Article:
One fifth of the world population resides in India. The burden of hematological diseases both malignant and non-malignant is huge in the country. About 10,000 children are born with thalassemia major each year, and about 6,000 cases are diagnosed with aplastic anemia per year.[1,2] The number of leukemia and lymphoma patients is about 100,000.[3] The number of patients requiring bone marrow transplant is also increasing. With the increasing awareness about hematological diseases and rising economy, many patients are opting for bone marrow transplant as a definite treatment for many curable hematological diseases. We retrospectively evaluated the cost of HSCT in our country and compared it with data from developed countries.

Materials and Methods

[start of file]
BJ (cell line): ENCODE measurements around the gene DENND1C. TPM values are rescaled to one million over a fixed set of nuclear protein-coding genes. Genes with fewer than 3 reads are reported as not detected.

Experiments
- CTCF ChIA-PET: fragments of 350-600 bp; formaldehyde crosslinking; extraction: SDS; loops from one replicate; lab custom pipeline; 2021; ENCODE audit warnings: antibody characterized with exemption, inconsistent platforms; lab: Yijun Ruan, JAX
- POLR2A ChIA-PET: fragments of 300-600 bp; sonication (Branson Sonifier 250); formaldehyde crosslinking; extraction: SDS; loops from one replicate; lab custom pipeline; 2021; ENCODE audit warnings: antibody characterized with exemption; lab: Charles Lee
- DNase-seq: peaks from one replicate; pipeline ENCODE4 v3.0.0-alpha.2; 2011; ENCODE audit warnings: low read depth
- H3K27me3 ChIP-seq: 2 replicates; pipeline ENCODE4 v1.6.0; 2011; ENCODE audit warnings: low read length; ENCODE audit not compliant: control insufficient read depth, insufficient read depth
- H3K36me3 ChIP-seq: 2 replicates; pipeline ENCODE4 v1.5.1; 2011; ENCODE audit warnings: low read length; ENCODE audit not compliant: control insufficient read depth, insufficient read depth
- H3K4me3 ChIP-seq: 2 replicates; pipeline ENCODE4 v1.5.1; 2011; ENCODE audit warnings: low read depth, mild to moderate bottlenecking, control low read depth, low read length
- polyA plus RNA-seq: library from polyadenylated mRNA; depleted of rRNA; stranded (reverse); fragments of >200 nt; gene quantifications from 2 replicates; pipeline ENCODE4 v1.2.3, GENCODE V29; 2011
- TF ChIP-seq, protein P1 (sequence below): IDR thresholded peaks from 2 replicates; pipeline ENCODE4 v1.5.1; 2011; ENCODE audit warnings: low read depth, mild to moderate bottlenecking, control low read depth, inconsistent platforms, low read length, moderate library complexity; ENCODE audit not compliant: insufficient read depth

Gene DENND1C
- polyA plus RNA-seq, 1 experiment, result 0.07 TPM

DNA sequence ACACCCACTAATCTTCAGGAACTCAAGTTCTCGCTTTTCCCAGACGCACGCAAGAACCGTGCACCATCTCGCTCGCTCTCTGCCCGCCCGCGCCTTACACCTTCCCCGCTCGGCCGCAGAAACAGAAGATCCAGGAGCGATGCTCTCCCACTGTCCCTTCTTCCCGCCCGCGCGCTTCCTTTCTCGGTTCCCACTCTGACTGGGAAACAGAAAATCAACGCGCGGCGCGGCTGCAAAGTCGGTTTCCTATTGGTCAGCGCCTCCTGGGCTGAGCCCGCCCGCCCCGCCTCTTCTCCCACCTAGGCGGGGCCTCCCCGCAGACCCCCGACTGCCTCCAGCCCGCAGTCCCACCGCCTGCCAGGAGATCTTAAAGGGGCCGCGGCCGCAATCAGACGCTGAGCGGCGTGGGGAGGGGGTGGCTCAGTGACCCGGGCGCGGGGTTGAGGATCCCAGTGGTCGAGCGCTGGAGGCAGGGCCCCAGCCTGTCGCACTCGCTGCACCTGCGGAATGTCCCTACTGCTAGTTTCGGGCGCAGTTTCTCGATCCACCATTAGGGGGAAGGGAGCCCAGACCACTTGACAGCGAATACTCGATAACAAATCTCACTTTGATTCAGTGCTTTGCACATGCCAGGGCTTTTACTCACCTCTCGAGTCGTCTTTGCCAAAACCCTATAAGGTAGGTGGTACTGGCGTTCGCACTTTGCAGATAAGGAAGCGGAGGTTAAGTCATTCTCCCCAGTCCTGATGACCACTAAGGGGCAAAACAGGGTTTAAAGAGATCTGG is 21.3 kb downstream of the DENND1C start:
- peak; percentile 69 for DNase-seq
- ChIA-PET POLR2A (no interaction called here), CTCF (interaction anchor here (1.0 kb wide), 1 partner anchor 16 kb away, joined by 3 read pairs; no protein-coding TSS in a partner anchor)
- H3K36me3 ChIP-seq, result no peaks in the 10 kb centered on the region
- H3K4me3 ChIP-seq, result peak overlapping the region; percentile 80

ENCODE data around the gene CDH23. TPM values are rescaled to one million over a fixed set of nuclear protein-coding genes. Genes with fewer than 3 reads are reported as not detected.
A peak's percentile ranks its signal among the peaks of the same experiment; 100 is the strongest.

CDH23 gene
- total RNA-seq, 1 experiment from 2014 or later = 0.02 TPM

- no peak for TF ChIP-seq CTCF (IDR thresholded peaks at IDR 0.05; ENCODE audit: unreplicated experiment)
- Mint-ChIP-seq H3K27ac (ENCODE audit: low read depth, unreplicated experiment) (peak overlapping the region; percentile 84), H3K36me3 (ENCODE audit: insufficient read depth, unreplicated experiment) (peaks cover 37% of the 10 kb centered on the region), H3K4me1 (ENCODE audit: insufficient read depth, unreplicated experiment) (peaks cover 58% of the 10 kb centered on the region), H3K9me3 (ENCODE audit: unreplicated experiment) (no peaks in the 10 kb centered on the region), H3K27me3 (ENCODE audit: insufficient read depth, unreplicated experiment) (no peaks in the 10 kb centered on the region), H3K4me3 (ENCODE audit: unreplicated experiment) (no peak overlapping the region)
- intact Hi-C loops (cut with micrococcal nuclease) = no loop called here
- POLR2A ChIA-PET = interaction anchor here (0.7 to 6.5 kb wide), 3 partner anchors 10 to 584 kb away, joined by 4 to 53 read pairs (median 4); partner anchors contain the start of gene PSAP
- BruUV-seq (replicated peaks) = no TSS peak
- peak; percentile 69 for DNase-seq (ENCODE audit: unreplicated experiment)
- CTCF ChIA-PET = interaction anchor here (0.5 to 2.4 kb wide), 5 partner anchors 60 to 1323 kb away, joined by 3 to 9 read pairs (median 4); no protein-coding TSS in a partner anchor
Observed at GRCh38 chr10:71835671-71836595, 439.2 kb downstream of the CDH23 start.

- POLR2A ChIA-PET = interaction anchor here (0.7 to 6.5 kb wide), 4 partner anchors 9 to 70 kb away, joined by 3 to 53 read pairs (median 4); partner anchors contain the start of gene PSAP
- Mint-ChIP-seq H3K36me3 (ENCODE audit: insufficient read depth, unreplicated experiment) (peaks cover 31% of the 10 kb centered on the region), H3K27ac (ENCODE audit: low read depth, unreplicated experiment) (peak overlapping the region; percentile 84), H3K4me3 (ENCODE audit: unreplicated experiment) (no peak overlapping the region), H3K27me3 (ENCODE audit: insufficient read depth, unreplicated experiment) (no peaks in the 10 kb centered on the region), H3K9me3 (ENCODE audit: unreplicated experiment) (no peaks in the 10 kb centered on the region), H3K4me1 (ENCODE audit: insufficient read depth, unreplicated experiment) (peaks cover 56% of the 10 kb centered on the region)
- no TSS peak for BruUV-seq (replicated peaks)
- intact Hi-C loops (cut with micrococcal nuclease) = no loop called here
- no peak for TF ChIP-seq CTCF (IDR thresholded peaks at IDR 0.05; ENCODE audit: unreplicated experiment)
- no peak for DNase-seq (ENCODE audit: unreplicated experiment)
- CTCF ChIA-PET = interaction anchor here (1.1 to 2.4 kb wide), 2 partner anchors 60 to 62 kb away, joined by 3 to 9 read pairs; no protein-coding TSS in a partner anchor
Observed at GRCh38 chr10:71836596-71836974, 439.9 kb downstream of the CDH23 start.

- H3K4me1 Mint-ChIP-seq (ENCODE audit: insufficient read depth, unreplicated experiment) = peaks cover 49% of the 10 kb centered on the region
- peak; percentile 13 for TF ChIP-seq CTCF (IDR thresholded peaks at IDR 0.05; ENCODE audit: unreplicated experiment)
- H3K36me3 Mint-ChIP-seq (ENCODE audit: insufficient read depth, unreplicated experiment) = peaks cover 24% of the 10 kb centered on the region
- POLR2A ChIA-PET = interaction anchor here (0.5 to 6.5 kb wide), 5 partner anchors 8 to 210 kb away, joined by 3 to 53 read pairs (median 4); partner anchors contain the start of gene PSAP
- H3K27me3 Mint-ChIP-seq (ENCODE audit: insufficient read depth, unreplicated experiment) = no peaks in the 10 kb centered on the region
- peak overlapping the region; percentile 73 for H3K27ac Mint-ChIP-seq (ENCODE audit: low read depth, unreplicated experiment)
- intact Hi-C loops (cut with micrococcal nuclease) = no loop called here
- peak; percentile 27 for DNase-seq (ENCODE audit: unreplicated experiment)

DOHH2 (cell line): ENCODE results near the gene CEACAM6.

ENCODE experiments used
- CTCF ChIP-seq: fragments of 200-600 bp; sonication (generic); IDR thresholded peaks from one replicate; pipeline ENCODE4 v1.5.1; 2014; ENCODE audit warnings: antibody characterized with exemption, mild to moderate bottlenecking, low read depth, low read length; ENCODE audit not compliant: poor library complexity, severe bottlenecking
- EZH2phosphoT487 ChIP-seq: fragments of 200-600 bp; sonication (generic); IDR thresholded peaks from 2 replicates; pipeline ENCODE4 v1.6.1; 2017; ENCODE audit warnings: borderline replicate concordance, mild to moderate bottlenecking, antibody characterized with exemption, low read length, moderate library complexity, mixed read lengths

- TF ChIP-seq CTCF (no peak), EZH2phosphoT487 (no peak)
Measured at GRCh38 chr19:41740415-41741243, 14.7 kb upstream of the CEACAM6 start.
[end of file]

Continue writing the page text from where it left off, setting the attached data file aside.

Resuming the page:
Study population. Between January 2011 and September 2013, a total of 162 patients with hematological diseases received HSCT at the Bone marrow transplant (BMT) center, BLK Superspeciality Hospital, New Delhi. The study included patients with thalassemia major, leukemia, lymphoma, aplastic anemia, multiple myeloma and others. Written informed consent for HSCT was provided by patients after a discussion of the risks and benefits of each method with the patient. The total cost included the cost of chemotherapy, stem cell/bone marrow harvest, antibiotic usage, supportive care with blood, platelet transfusion and growth factors, the hospital stay charges, the investigation charges and consultation fees. The data was obtained from computerized hospital information system. All patients were treated in Hepa-filtered BMT rooms in the 12 bedded BMT unit. Patients who expired before engraftment were excluded. The cost of outpatient follow-up or subsequent admissions was also excluded. The study also excluded the cost of procurement of matched unrelated donor harvest charges and the cost of HLA typing and donor assessment. Peripheral blood stem cell harvest was done in the blood bank by trained apheresis team; bone marrow harvest was done in the operation theater under general anesthesia. Transplant program employed a primary transplant team which conducted and monitored all pre-transplantation and post-transplantation care, supported by medical and pediatric intensivists. The study was approved by the Institutional Review Board and hospital’s Ethical committee.